Skinner founded his career in “asset protection” on fear. To touch anyone under his protection was to invite destruction. A savagely effective methodology, until Skinner’s CIA handlers began to fear him as much as his enemies did and banished him to the hinterlands of the intelligence community.
Now, an ornate and evolving cyber-terrorist attack is about to end that long exile. His asset is Jae, a roboticist with a gift for seeing the underlying systems violently shaping a new era of global guerrilla warfare.
At the root of it all is a young boy, the innocent seed of a plot grown in the slums of Mumbai. Brought to flower, that plot will tip the balance of world power in a perilous new direction.
Skinner reads like Tom Clancy with a change in political opinion and access to an IV chockful of smart drugs, it has the benefit of perspective and is resolutely of the moment in the idea that the world is now, on balance, more fractious in respect of the threats that exist can range from Chinese military through to Anonymous-esque cells releasing code like magic spells. It’s not a comforting read, and it makes it clear that the reaction to such threats is probably as morally ambiguous in it’s intentions as the original actions. It points out that we’re so overloaded with reports of disaster, outrage and outrageous disaster that it takes the worst possible event to make us do more than shrug our shoulders and go ‘meh’.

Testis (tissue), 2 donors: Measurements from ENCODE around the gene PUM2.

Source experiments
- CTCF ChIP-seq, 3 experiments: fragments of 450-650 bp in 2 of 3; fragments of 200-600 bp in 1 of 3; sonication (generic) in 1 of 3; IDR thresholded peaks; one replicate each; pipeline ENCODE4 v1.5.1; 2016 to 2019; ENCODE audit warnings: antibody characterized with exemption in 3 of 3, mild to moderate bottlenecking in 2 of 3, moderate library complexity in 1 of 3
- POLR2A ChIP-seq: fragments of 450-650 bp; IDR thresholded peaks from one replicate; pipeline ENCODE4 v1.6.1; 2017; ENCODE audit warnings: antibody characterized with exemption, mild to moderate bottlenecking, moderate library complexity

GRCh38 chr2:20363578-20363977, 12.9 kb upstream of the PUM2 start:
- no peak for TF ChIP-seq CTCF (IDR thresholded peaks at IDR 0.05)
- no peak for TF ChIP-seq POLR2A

Huston, however, doesn’t forget that the tropes of the genre are part of the appeal. The personal made political, the idea that spies rather than suave, cocktail sipping men about town are actually seedy, little men that you wouldn’t look at twice. Bitter, spiteful malcontents with mental health issues and Skinner, although rendered noble by the circumstances that made him an incredible intelligence asset, is still a vicious killer. Huston makes Skinner an appealing protagonist because of his reputation. This is a book of damaged, troubled people trying to do good and it’s punctuated with Huston’s incredibly well crafted violence and eye for details. It’s a brutal, thoughtful book and it ends on something of an upward drift, which took me by surprise and I enjoyed it immensely.
Jae, the female co-protagonist is flawed and complex without being a poorly assembled collection of traits. It’s a beautiful thing that she’s more capable than Skinner in a lot of ways and that she has agency. She’s not a mary-sue protagonist and her viewpoint chapters represent some of the finest writing in the book, where she makes associations and we learn about her altruistic ideals, and how she struggles with how they are used.
Damaged, well intended people fighting for a finer world and trying not to lose their minds in the process. Plus Skinner kills people with a pair of socks and a ruler, which was fantastically done.